Posted in Elections, Mongolian People's Party, Politics, Presidential 2017 | Leave a comment

S Ganbaatar’s Election Platform

Translation by Bulgan B

Below we’re offering a translation of S Ganbaatar’s presidential campaign platform. We also hope to post translations of the other two platforms.

By providing an English translation, we want to make information available to non-Mongolian readers to allow them to get a sense of S Ganbaatar (and the others) as a candidate. We have attempted to translate the platform to the best of our ability, but not to linguistic, rather to substantive standards.

If you have any comments on the translation, please do use the comment function below.

MPRP 2017 Presidential Election Candidate Sainkhuu GANBAATAR’s Election Platform

“To begin a grand journey”

Slogan: Let’s choose Mongolia (Монголоо сонгоё)

  1. To rid of unemployment and poverty by walking the talk
  2. To establish Justice
  3. To worship the higher public interests
  4. To take pride in being born Mongolian
  5. To increase the worth of “Mongolian person”
  6. To reach success by resolving pressing challenges
  7. To own “the three beautiful”
  8. To match the word and action
  9. To begin a grand journey

Part One

An issue: One of the most pressing challenges of today is the gap between the election promises made by the political parties and their action after the election. Citizens criticize that this gap is making the government irresponsible thus demanding it to be fixed.

An issue: According to the citizens, unemployment is one of the main factors that outrage the public. The current government could not resolve this pressing challenge in an urgent manner and unemployment has been increasing over 10%. Therefore, the unemployment, directly and indirectly causing despair in our society, leading many good Mongolian (youth – залуус) to abandon their motherland to pursue employment and income in other countries.

An issue: As the political, social and economic crisis deepens the income of the public is reduced, making the poverty as the most pressing challenge according to researches published by research organizations such as “sant maral”.  According to a research, people in poverty and families in poverty cannot purchase more than most basic necessities, hardly surviving, let alone planning their future. In order to get out of this political, social and economic crisis, everyone should get into action of:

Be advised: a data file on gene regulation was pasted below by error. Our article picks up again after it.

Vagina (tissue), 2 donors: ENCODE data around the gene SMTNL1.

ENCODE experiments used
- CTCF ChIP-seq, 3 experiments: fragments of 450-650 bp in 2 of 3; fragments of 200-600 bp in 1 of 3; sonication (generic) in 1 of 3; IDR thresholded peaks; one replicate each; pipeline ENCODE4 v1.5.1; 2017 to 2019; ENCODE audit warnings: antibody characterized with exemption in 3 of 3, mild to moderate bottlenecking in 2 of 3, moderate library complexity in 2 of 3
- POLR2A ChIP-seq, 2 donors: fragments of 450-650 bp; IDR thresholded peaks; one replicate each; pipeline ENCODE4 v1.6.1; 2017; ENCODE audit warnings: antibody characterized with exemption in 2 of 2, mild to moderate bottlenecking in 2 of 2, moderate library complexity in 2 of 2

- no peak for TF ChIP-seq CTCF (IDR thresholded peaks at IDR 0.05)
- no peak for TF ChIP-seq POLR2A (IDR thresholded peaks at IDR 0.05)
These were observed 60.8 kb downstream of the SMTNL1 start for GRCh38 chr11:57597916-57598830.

• Making the government accountable;
  • Reducing and eliminating unemployment;
  • Reducing and eradicating poverty.

Part Two: To Establish Justice

An issue: Today, citizens see that because of unemployment and poverty, the gap between the rich and poor is increasing, and relatively well-off middle class is decreasing which illustrates the loss of justice and therefore creating environment which would cause a loss of social stability. Especially, the offshore account issues are causing a major public outrage.

An issue: Citizens see that establishing justice means returning the money deposited in offshore accounts back to Mongolia, spending that money in resolving the pressing issues of economy and society, receiving equal benefit of natural resources, improving the condition to study in higher education, expanding the healthcare quality and scope, reducing the public service bureaucracy, fairness in legal and judiciary organizations activities. The time has come that the government, officials see, listen and understand that the public is demonstrating, protesting en masse to establish this kind of justice. Behind this fight, the question of whether the justice would be established in Mongolia is being raised and therefore every Mongolian person should speak out for justice which has historical significance of equalizing the fate of the Mongolians.

Part Three: To Worship the Higher Public Interests

An issue: All Mongolians are publicly aspiring “To ” and deep in their heart feel and understand that “If don’t part now, it will be late”.  The roots of the success in reaching this aspiration is to put the party interests to the back and Mongolians interests in priority. So, Mongolians can the his/her, his/her family, and his/her children’s fate.

Part Four: To Take Pride in Being Born Mongolian